By Randy York
Nebraska record-holder Joe Ganz calls Johnny Mitchell one of the best tight ends ever to play college football, but Mitchell wasn't the only highly decorated player the Huskers recruited from Chicago. Ed Stewart and Walt Barnes were both first-team All-Americans at Nebraska, Stewart as a linebacker in 1994 and Barnes as a defensive tackle in 1965. Both are positive examples of why the Huskers consider the Windy City to be fertile recruiting ground now that Nebraska is a member of the Big Ten.
Nebraska Defensive Coordinator Charlie McBride loved having Chicago in his recruiting territory, and being able to sign a student-athlete as well-rounded as Stewart is a classic example of why. A graduate of Mt. Carmel High School, Stewart started three years (1992-93-94) at Nebraska. He became the Big Eight Conference Defensive Player of the Year, a captain and a consensus All-American on Tom Osborne's first national championship team. He also was named to the Nebraska Football All-Century Team and in 2004 was inducted into the Nebraska Football Hall of Fame. "Nebraska was a great experience in a young man's life," Stewart said. "I was fortunate to play for a legendary coach and have some great teammates, and we were able to win a lot of games along the way. My greatest memories of Lincoln were the bus rides over to the stadium and seeing all the people in red and going to the stadium and starting warm-ups. There would be a lot of empty seats, and then you'd go in and come back out and the place would be packed solid." Stewart is now an associate commissioner for football and student services for the Big 12 Conference in Irving, Texas.
You would never expect a graduate of Chicago's St. Mel High School to become known as "Crazy Horse", but that was the nickname a hard-nosed Barnesgained at Nebraska, where he earned consensus All-America honors as a defensive tackle. Fellow first-team All-America teammate LaVerne Allers said Barnes earned the name because "he went nuts every time he put on a helmet." Barnes said the nickname was more the result of "being young and stupid." Whatever the case, Barnes has nothing but fond memories of playing on Husker teams that won 29 of 33 games in 1963, '64 ad '65. His most memorable game was a 9-0 shutout of Missouri in 1964. "All I remember is how long that game seemed," he said. "Every series was three downs and out for both teams. We really beat each other up pretty good that day." That game was scoreless in the fourth quarter until Nebraska defensive end Langston Coleman tackled Gary Lane for a safety. Now retired as a beer distributor in Steamboat Springs, Colo., Barnes believes Nebraska will become a recruiting force in Chicago like never before because of its new conference and a brand that has stood the test of time.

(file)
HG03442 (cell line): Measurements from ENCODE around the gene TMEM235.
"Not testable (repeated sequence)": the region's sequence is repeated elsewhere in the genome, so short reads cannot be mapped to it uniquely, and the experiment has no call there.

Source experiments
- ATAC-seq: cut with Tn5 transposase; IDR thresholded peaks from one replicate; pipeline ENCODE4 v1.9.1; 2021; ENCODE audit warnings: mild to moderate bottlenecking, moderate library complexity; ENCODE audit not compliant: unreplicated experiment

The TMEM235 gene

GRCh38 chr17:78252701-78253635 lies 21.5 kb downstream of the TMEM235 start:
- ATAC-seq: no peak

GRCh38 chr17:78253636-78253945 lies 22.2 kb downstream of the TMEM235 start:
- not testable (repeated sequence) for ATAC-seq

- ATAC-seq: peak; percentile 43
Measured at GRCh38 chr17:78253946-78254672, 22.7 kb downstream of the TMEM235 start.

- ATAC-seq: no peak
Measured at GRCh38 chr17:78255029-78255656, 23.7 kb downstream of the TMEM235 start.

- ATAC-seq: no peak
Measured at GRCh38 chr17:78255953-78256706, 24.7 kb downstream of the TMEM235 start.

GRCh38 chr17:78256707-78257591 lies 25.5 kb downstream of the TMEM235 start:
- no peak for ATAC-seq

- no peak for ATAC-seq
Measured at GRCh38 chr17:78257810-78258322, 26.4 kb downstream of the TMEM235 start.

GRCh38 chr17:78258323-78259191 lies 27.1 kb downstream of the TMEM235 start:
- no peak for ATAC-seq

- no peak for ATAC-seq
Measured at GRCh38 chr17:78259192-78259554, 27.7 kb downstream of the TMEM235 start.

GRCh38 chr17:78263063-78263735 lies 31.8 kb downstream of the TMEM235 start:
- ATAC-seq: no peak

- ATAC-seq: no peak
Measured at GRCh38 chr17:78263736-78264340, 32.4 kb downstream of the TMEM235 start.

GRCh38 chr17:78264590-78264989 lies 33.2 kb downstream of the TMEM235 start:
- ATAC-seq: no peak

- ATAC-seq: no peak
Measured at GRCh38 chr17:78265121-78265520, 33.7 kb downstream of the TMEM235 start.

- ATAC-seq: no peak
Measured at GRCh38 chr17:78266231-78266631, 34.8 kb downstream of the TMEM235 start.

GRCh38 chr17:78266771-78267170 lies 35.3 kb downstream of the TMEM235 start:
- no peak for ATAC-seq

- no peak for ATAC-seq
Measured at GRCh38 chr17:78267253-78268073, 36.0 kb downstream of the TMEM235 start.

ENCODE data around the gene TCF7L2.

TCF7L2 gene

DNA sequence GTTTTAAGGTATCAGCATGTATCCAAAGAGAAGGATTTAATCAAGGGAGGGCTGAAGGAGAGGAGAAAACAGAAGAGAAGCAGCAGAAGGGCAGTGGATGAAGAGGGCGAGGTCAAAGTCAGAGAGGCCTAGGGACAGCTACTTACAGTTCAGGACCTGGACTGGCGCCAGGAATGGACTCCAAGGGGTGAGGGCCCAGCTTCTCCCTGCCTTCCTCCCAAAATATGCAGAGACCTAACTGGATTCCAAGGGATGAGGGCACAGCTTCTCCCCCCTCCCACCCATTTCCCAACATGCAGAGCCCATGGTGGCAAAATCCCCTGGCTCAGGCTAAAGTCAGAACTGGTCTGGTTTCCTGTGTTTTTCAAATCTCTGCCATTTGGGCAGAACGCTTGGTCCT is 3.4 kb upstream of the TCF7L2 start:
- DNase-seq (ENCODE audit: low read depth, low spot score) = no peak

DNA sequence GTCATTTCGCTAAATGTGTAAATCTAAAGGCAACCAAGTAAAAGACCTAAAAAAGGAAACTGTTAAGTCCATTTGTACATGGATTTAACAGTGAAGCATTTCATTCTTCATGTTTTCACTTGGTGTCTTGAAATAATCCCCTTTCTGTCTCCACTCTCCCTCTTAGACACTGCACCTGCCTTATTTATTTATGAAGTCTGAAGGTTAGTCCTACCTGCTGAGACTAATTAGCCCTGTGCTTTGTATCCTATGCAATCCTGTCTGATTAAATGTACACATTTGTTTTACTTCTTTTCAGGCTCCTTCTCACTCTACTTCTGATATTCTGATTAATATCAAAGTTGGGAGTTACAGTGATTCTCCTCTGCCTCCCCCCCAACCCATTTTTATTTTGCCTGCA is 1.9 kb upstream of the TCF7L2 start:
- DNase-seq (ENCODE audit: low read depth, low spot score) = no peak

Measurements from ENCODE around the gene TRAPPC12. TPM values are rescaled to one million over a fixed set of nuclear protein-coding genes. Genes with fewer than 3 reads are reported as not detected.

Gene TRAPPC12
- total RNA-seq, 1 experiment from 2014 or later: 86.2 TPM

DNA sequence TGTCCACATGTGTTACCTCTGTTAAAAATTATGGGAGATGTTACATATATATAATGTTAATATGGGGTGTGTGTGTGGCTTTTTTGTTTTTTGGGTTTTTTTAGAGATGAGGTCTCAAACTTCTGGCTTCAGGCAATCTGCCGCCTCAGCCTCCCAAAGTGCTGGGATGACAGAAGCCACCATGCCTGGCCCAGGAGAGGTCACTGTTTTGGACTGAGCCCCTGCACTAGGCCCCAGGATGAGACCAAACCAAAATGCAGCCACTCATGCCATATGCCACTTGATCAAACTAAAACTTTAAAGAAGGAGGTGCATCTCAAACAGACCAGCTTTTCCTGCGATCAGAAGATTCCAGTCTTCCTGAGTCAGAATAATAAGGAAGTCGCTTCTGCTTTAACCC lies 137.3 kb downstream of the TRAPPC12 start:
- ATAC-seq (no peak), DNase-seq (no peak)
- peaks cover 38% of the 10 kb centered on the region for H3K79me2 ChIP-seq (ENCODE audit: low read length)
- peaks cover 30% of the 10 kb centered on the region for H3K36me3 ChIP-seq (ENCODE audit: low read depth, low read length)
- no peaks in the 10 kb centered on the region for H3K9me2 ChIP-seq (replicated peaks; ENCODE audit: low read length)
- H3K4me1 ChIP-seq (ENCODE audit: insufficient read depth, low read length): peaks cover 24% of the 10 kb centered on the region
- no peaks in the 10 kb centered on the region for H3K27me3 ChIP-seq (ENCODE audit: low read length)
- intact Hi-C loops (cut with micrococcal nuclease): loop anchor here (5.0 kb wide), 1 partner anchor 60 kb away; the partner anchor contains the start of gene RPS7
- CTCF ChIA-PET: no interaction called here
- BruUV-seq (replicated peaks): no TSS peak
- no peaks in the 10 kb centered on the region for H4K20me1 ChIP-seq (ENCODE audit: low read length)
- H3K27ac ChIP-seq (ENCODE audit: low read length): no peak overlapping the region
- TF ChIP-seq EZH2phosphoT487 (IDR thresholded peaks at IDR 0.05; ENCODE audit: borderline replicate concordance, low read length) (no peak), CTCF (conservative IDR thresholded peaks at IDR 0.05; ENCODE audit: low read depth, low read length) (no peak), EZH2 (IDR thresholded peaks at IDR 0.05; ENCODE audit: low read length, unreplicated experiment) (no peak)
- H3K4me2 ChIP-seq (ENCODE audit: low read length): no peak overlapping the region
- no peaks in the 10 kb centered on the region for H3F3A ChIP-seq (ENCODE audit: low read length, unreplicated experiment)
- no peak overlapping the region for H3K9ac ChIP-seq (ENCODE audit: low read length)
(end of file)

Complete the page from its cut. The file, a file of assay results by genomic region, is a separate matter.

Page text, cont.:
Still, take it straight from Ron Brown, who has coached at Nebraska longer than any other member of the current staff: Mitchell, an All-Big Eight tight end at Nebraska in 1991, "arguably is the best athlete we've ever had play football here," Brown said. "In terms of just raw physical ability, he was amazing. He was 6-3, 260 pounds and could run 4.6 in the 40. He could throw the ball 60 yards with his left hand on a dead spiral, and he could throw the ball 80 yards with his right hand on a dead spiral. He had great hands and had his most spectacular games in extremely poor weather conditions. I mean, he had some phenomenal games when the wind was blowing and there was snow and ice. His concentration on the football was unbelievable. He just had a knack for making tough catches, running downfield and making big plays. His touchdowns-per-catch ratio is probably the highest we've ever had here. He thrived on the spotlight." Mitchell left Nebraska early and was a first-round NFL draft choice at age 21 in 1992. He played four years with the Jets and one year with the Cowboys, catching 159 passes for 2,103 yards. He now lives in South America.
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